Thorny Shakespeare Morality Play Comes To Central Park
NEW YORK — MEASURE FOR MEASURE. Play by William Shakespeare. Directed by Michael Rudman. At the Dalacorte Theater, Central Park West, through July 25.
THE New York Shakespeare Festival has been in a state of actual or potential crisis for the past couple of years. First came the death of founder Joseph Papp, followed by the troubled tenure of JoAnne Akalaitis as his designated successor, and most recently her departure from the institution under a hail of criticism.
The new production of "Measure for Measure" at the outdoor Delacorte Theater in Central Park is something of a historical event, since it's the first installment in the ongoing Shakespeare Marathon since the arrival of producer George C. Wolfe and managing director Jason Steven Cohen as artistic chiefs. Also involved in the production is actor Kevin Kline, a longtime supporter of the festival and still an active participant in its projects. This is reassuringly signaled by his dual function in "Measure f or Measure," where he serves as star and co-executive producer.
More reassuring yet is the high quality of this production. Although there are few signs of the freewheeling boldness that made Akalaitis an exciting heir to Papp's energetic Shakespearean vision, the show has a solidity and cleverness that make it a worthy entry in the marathon.
Samuel Taylor Coleridge called "Measure for Measure" the most painful of Shakespeare's works, but in modern times its mixture of humor, melodrama, and cynicism has become more popular than it used to be, and the play is produced quite frequently. Michael Rudman, who directed the Delacorte production, doesn't so much blend the comedy's heterogeneous elements as parade them alongside one another, shifting emphasis from one mood to another with postmodern panache.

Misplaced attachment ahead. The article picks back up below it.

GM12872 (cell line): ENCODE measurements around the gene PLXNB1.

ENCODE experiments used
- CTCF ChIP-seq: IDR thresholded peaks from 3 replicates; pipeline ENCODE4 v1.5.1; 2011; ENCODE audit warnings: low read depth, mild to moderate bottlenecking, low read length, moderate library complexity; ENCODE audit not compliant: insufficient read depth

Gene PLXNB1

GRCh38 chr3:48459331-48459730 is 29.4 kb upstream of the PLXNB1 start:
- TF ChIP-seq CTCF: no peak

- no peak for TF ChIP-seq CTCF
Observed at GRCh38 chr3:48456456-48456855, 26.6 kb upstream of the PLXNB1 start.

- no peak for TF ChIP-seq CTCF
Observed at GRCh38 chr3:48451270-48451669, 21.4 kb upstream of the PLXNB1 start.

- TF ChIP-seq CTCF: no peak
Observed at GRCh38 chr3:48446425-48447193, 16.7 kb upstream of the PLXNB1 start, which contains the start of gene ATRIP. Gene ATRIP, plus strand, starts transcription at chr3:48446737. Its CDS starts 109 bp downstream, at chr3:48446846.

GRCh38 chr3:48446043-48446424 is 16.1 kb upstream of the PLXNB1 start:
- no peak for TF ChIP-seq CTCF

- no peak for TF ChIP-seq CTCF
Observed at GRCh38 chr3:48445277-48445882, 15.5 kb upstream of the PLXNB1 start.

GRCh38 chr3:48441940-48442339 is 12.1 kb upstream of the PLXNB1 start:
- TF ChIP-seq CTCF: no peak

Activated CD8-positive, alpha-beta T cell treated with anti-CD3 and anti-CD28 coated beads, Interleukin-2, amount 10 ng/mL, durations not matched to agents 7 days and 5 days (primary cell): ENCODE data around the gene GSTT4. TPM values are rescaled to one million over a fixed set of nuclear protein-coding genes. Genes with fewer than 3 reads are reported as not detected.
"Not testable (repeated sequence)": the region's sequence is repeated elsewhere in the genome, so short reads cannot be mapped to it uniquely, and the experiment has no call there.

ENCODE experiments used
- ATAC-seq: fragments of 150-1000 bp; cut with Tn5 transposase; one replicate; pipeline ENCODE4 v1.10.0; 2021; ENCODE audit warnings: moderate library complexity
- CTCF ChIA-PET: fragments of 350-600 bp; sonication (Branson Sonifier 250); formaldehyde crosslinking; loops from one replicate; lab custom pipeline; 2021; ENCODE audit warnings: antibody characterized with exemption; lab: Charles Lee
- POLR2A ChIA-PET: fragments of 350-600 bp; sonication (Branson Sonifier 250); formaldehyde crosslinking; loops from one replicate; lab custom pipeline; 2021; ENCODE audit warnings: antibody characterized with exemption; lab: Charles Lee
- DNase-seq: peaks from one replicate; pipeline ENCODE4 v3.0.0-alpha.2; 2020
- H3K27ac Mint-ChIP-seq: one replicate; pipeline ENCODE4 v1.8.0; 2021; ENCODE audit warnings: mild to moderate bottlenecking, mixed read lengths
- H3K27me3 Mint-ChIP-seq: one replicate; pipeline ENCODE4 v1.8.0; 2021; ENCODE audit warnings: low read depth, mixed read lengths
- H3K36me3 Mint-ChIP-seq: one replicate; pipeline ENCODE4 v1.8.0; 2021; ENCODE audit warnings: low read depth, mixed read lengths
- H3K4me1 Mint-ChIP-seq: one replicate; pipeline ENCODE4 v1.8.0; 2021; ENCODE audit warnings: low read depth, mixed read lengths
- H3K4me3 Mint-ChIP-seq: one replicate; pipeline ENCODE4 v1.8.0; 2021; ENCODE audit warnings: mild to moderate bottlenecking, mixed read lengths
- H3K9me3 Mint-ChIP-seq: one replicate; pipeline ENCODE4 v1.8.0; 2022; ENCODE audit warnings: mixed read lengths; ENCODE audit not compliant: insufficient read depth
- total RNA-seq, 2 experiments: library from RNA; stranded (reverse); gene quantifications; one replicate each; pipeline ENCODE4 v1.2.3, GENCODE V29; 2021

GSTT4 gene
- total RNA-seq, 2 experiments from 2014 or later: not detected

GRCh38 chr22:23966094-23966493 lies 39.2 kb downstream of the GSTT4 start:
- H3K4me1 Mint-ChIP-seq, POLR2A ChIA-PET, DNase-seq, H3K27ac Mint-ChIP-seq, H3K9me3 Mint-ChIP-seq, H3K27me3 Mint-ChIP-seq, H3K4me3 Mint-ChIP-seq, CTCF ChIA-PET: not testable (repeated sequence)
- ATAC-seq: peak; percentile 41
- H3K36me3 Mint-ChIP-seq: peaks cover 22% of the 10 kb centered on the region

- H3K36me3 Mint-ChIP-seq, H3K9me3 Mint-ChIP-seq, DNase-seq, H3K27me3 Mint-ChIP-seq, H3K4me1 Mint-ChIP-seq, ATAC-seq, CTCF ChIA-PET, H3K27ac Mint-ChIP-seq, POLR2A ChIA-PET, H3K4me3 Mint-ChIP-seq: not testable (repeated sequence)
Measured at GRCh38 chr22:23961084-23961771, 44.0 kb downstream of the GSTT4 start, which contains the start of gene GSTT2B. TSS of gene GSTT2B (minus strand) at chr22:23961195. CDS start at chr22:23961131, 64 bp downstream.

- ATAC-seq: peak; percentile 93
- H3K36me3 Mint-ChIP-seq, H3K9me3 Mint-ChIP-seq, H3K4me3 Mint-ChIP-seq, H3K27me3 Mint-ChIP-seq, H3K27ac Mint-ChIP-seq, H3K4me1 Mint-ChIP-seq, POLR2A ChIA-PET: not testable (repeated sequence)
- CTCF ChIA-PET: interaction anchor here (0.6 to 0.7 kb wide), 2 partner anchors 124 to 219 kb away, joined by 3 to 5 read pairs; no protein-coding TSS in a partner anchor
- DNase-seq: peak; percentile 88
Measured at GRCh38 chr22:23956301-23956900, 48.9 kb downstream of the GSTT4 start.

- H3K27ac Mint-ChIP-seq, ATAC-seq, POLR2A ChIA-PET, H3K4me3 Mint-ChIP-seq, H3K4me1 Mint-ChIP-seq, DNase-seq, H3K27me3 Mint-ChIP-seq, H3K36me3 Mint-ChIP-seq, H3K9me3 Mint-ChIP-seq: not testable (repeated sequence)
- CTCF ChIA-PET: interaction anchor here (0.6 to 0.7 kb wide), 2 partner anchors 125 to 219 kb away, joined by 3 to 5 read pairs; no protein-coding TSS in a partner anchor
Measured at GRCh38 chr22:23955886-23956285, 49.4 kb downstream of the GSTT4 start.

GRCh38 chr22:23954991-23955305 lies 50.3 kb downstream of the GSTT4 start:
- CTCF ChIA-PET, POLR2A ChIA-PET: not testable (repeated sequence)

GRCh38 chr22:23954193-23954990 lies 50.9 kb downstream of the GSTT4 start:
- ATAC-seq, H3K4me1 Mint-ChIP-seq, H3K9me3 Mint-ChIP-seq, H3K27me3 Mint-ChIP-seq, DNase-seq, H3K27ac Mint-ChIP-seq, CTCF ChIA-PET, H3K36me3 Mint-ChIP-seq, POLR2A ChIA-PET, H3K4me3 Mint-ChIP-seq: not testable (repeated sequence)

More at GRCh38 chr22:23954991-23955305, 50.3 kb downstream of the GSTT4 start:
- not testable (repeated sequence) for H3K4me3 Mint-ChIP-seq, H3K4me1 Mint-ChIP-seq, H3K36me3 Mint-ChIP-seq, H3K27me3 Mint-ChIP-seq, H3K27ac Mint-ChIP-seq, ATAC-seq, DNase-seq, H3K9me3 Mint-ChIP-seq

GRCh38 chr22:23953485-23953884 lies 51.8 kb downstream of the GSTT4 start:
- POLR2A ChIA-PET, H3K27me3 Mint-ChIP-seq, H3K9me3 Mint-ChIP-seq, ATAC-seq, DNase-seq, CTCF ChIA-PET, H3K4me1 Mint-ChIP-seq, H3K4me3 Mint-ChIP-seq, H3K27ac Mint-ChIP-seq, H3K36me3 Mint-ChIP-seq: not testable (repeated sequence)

It's not a particularly elegant approach, but "Measure for Measure" isn't a particularly elegant play. It is a thought-provoking work, however, and Rudman's conception allows its boisterous ideas to careen and collide with commendable gusto.
The performances follow suit, led by Kline as the Duke who attempts to legislate morality in his domain, then observes the results of his experiment by visiting his subjects in a disguise. Andre Braugher has imposing strength as Angelo, the hypocritical deputy who turns the Duke's legal code to his own selfish ends, and Lisa Gay Hamilton is poignantly affecting as Isabella, the young woman whose loyalty to a downtrodden family member leads to sexual blackmail from Angelo.
Other good performances come from Ethan Phillips as the ridiculous Elbow and Ruben Santiago-Hudson as Lucio, a rake who rivals Angelo for duplicity. Lanny Flaherty makes a vivid impression in the small role of Barnardine, a villain so dissolute that even the hangman can't get a grasp on him, and Stuart Rudin is equally good as the frustrated executioner.
By contrast, "L.A. Law" star Blair Underwood received a round of applause when he made his first entrance on the evening when I saw the show, but failed to inject much interest into his portrayal of Lucio, the imprisoned brother who sparks Isabella's problems.
The functional scenery designed by John Lee Beatty lends engaging atmosphere to the production - the setting is a Caribbean island just before the World War II era - without becoming tricky or distracting.
Now in its 22nd installment, the Shakespeare Marathon continues to flourish despite changes in the management and creative direction of the Shakespeare festival as a whole. This is good news, considering that about one-third of the Bard's plays are still awaiting their turn. Next up: "All's Well That Ends Well," with Michael Cumpsty, Herb Foster, Miriam Healy-Louie, and Joan MacIntosh under Richard Jones's direction at the Delacorte in August.